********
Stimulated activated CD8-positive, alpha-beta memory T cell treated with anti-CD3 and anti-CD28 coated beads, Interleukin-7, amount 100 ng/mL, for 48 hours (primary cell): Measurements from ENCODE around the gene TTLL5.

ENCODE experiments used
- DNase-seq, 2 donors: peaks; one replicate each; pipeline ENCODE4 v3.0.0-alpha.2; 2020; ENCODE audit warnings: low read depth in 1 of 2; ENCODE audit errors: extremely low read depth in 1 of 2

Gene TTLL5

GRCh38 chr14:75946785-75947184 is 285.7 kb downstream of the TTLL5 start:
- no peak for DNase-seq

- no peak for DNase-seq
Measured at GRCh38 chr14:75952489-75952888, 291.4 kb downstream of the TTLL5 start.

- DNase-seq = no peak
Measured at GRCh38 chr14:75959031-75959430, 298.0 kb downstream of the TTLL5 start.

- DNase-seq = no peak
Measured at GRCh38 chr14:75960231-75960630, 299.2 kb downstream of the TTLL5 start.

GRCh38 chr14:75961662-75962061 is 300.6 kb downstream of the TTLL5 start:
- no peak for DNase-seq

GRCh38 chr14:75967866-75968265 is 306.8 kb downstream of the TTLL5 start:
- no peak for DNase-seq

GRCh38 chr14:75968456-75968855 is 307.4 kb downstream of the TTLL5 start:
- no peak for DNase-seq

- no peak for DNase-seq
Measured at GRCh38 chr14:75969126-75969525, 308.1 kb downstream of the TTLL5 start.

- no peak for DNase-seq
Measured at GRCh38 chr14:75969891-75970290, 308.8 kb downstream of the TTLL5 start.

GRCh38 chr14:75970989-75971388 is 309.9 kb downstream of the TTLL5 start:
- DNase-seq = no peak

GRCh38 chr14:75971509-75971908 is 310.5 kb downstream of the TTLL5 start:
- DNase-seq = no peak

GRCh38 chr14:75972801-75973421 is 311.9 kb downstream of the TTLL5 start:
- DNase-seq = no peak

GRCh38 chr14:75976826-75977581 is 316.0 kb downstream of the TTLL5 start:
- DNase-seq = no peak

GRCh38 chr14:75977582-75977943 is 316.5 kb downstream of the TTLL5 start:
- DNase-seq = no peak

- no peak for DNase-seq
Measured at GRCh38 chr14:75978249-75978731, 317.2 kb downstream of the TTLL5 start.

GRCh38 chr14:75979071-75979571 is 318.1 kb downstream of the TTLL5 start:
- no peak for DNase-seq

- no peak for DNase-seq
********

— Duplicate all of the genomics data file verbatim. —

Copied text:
Stimulated activated CD8-positive, alpha-beta memory T cell treated with anti-CD3 and anti-CD28 coated beads, Interleukin-7, amount 100 ng/mL, for 48 hours (primary cell): Measurements from ENCODE around the gene TTLL5.

ENCODE experiments used
- DNase-seq, 2 donors: peaks; one replicate each; pipeline ENCODE4 v3.0.0-alpha.2; 2020; ENCODE audit warnings: low read depth in 1 of 2; ENCODE audit errors: extremely low read depth in 1 of 2

Gene TTLL5

GRCh38 chr14:75946785-75947184 is 285.7 kb downstream of the TTLL5 start:
- no peak for DNase-seq

- no peak for DNase-seq
Measured at GRCh38 chr14:75952489-75952888, 291.4 kb downstream of the TTLL5 start.

- DNase-seq = no peak
Measured at GRCh38 chr14:75959031-75959430, 298.0 kb downstream of the TTLL5 start.

- DNase-seq = no peak
Measured at GRCh38 chr14:75960231-75960630, 299.2 kb downstream of the TTLL5 start.

GRCh38 chr14:75961662-75962061 is 300.6 kb downstream of the TTLL5 start:
- no peak for DNase-seq

GRCh38 chr14:75967866-75968265 is 306.8 kb downstream of the TTLL5 start:
- no peak for DNase-seq

GRCh38 chr14:75968456-75968855 is 307.4 kb downstream of the TTLL5 start:
- no peak for DNase-seq

- no peak for DNase-seq
Measured at GRCh38 chr14:75969126-75969525, 308.1 kb downstream of the TTLL5 start.

- no peak for DNase-seq
Measured at GRCh38 chr14:75969891-75970290, 308.8 kb downstream of the TTLL5 start.

GRCh38 chr14:75970989-75971388 is 309.9 kb downstream of the TTLL5 start:
- DNase-seq = no peak

GRCh38 chr14:75971509-75971908 is 310.5 kb downstream of the TTLL5 start:
- DNase-seq = no peak

GRCh38 chr14:75972801-75973421 is 311.9 kb downstream of the TTLL5 start:
- DNase-seq = no peak

GRCh38 chr14:75976826-75977581 is 316.0 kb downstream of the TTLL5 start:
- DNase-seq = no peak

GRCh38 chr14:75977582-75977943 is 316.5 kb downstream of the TTLL5 start:
- DNase-seq = no peak

- no peak for DNase-seq
Measured at GRCh38 chr14:75978249-75978731, 317.2 kb downstream of the TTLL5 start.

GRCh38 chr14:75979071-75979571 is 318.1 kb downstream of the TTLL5 start:
- no peak for DNase-seq

- no peak for DNase-seq